During the ongoing flu season, doctors and scientists focus on preventing the illness by reminding everyone to get a flu shot, offering tips on sickness-blocking hygiene, and emphasizing the importance of quality sleep. But this month, researchers in Maryland, North Carolina, Ohio, and Missouri will try a new tactic: They plan to intentionally infect healthy people with the virus. These volunteers are participating in a human challenge study, designed to enable scientists to better understand the progression of the illness—which helps develop and test new vaccine candidates.
Human challenge studies for influenza have a long history: The first was conducted in 1937, and they served to build understanding of the flu and test treatments for it. They were considered fairly safe; giving an already healthy person the influenza virus usually just meant a quick bout of the flu with a full recovery. In 2000, though, someone developed cardiac problems after participating in a challenge study. He recovered, but there very few were conducted for the next decade.
“It’s only recently we’ve circled back to them,” says Amy Sherman, an infectious disease fellow at Emory University in Georgia. “The reason it’s coming back now is for the push to develop a universal flu vaccine.”
Challenge studies offer an opportunity to test new vaccines in human subjects, instead of in animal models, which—while providing useful information—can’t exactly mimic the human response to a disease. Studies that look back on the effect a flu vaccine had during a particular season also aren’t an ideal way to test how well a vaccine works because there are so many confounding factors in the general population that can affect it.
The ongoing challenge study is run in partnership with the National Institute of Allergy and Infectious Diseases (NIAID). “I think the U.S. government has taken a leadership role in trying to do investigational challenge studies as a method for developing improved vaccines,” says Bruce Innis, leader in respiratory infections and maternal immunizations at the PATH Center for Vaccine Innovation and Access. The first step in the new program is to develop novel strains of the flu, and see how people respond when they’re infected with that strain. “With older strains of the virus, most people are solidly immune,” he says.
The study will administer a NIAID-developed virus, referred to as InfluenzaA/Bethesda/MM2/H1N1, in a nasal spray to 80 volunteer participants, who are clearly informed of the process and risks. They’ll then stay in the clinic for seven days, where they’ll have blood samples, nasal swabs, and throat swabs taken to track their immune response.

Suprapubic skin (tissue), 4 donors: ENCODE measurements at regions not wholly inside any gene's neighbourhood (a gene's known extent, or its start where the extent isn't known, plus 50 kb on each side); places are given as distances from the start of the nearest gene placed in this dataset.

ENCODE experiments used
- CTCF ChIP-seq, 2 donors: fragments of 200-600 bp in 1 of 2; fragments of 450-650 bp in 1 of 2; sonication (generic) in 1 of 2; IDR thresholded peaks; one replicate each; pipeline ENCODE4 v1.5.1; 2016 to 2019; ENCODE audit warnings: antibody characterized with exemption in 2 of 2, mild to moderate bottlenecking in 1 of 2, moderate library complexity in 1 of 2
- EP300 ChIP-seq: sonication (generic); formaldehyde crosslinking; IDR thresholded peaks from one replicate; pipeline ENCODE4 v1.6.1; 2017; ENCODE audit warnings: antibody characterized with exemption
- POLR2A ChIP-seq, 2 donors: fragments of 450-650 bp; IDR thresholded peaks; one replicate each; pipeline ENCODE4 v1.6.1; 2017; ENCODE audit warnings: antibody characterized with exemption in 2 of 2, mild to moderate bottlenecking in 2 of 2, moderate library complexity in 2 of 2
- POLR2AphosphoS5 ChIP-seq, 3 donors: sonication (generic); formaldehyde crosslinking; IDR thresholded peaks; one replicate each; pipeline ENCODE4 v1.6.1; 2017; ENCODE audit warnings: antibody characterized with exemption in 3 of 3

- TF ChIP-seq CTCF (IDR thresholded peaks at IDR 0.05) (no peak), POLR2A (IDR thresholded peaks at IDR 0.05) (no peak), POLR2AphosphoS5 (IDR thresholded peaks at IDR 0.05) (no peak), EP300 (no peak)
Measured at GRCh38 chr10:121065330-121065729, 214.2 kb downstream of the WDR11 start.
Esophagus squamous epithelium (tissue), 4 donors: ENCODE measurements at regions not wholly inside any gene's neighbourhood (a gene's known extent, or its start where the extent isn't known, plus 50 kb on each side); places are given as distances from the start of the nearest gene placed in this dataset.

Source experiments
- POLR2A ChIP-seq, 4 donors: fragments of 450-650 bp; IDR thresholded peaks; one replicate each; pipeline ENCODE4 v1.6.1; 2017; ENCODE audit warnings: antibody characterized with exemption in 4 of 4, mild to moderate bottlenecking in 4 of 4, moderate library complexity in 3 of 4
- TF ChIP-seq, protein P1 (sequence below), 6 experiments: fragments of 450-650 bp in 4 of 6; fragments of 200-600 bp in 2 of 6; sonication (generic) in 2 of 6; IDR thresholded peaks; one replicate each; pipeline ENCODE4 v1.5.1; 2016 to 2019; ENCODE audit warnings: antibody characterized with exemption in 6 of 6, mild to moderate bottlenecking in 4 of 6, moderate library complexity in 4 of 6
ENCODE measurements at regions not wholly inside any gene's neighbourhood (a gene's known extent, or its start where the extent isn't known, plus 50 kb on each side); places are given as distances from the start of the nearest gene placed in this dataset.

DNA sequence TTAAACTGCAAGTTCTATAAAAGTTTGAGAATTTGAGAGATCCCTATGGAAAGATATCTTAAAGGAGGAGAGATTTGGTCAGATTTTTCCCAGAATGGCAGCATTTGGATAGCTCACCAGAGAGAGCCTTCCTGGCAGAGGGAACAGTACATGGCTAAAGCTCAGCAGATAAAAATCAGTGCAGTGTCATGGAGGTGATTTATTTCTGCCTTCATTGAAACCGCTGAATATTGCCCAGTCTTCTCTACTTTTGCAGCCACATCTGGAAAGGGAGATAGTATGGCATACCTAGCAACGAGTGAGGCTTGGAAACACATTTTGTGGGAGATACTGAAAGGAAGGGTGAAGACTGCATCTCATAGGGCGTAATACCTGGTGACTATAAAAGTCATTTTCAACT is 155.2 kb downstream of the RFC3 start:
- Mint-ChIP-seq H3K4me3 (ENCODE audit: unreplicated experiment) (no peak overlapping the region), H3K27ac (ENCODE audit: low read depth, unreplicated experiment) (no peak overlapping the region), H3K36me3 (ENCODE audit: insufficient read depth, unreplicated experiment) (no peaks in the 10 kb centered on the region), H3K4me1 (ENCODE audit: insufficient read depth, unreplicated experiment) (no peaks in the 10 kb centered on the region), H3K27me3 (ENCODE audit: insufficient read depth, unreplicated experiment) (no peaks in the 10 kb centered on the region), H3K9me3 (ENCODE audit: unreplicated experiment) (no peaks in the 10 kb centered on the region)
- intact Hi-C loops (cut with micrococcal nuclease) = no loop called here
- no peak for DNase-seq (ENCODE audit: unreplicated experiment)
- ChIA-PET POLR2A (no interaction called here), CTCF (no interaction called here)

The findings will provide baseline information on the way people react to this particular flu strain, and on the dosage need to create mild illness. That’s important for future challenge studies that will test vaccine candidates. “Once you have that, you can do follow on studies where you can immunize people with investigational vaccines,” Innis says. Those studies compare people who receive vaccine candidates and are then given the flu virus to people who are given placebo vaccines.
“Ultimately, what will be exciting is to see the results from these candidate vaccines, when they do get tested,” Sherman says.
Participants in this and other challenge studies are carefully selected: They’re young and healthy, and don’t have any of the risk factors that make people more likely to be severely sickened by the flu, like autoimmune diseases. “The model used by the NIAID really are targeting only mild to moderate flu infections,” Sherman says. “And they have a plan if someone somehow gets sicker, and support measures in place.” In addition, Innis says, because the virus is delivered nasally, it will only cause an upper respiratory flu infection—which tends to be less severe than infections that move into the lungs and lower respiratory system. The virus can move into the lungs, but the immune system usually kicks in to prevent that from happening in healthy people.
The demographics of the participants allow challenge studies to be conducted ethically, but they also mean that they’re not conducted in populations that are most in need of the vaccines that are in development. “People at the highest risk are the very young, the elderly, and the immunocompromised—and we are not doing challenge studies with them,” Sherman says.
In addition, because the challenge is limited to upper respiratory infections, it’s hard for challenge studies to determine if candidate treatments and vaccines will help prevent infections in the lungs, as well. Regardless, the challenge studies are important tools to help scientists understand investigational treatments.
“The flu has been around for so long, and we have annual vaccines that people should get, but the overall efficacy is just so poor,” Sherman says. “We really need this.”